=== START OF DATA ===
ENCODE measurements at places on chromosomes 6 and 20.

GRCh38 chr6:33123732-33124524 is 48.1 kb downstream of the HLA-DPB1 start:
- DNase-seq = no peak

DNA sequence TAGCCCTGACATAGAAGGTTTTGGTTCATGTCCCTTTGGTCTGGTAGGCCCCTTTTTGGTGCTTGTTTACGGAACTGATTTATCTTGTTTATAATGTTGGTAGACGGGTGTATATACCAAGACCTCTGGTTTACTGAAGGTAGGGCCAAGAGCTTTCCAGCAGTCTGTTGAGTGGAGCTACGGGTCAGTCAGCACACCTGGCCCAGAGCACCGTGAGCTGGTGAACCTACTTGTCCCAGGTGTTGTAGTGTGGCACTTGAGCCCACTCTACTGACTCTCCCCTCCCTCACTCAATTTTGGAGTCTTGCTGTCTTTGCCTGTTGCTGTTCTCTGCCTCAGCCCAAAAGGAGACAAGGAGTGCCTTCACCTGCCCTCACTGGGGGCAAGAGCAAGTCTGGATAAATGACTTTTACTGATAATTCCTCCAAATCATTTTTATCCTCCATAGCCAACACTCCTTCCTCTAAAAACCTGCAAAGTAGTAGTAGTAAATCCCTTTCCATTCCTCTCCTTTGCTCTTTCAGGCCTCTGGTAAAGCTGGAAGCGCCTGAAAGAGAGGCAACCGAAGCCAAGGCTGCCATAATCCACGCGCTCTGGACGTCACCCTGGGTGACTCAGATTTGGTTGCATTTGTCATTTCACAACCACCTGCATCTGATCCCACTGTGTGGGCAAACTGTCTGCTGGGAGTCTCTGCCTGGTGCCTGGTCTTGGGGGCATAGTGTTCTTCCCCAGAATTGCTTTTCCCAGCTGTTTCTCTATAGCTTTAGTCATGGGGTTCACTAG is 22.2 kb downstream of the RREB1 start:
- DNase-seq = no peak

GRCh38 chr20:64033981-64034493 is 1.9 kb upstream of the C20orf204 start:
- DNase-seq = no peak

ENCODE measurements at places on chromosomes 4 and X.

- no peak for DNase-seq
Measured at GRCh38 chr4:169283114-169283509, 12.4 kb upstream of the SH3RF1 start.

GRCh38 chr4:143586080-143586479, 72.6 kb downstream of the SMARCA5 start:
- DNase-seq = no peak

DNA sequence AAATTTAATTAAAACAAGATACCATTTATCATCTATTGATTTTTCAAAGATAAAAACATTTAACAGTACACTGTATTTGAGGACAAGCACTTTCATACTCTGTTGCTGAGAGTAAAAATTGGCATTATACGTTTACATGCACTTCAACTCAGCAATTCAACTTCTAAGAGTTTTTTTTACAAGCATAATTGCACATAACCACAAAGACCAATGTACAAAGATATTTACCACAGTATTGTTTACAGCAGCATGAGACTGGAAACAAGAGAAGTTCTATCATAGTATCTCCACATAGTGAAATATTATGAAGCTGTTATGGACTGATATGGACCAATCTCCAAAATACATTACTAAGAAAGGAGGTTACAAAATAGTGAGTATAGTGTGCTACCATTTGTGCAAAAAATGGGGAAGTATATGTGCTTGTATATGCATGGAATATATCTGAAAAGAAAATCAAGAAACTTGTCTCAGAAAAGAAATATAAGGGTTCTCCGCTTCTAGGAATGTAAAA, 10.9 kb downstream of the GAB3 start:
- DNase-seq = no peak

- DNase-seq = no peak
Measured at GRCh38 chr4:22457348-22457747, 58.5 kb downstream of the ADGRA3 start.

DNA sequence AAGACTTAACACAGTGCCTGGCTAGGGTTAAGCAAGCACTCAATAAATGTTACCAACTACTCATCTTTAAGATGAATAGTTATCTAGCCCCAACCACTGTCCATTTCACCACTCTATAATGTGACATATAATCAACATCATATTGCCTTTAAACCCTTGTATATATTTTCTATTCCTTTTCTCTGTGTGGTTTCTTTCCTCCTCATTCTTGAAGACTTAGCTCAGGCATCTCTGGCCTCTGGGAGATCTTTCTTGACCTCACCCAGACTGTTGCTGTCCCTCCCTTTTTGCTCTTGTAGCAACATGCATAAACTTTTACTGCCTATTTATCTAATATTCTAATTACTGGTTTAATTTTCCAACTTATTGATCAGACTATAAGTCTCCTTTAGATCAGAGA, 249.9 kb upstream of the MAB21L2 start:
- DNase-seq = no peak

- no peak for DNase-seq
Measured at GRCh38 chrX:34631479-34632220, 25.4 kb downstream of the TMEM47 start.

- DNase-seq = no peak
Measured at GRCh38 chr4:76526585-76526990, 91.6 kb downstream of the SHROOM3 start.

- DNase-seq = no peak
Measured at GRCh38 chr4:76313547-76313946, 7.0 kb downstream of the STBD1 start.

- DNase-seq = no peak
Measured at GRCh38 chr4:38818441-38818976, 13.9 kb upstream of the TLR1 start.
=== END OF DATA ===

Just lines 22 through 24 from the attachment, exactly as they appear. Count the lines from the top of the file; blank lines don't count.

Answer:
Measured at GRCh38 chr4:76526585-76526990, 91.6 kb downstream of the SHROOM3 start.

- DNase-seq = no peak
Measured at GRCh38 chr4:76313547-76313946, 7.0 kb downstream of the STBD1 start.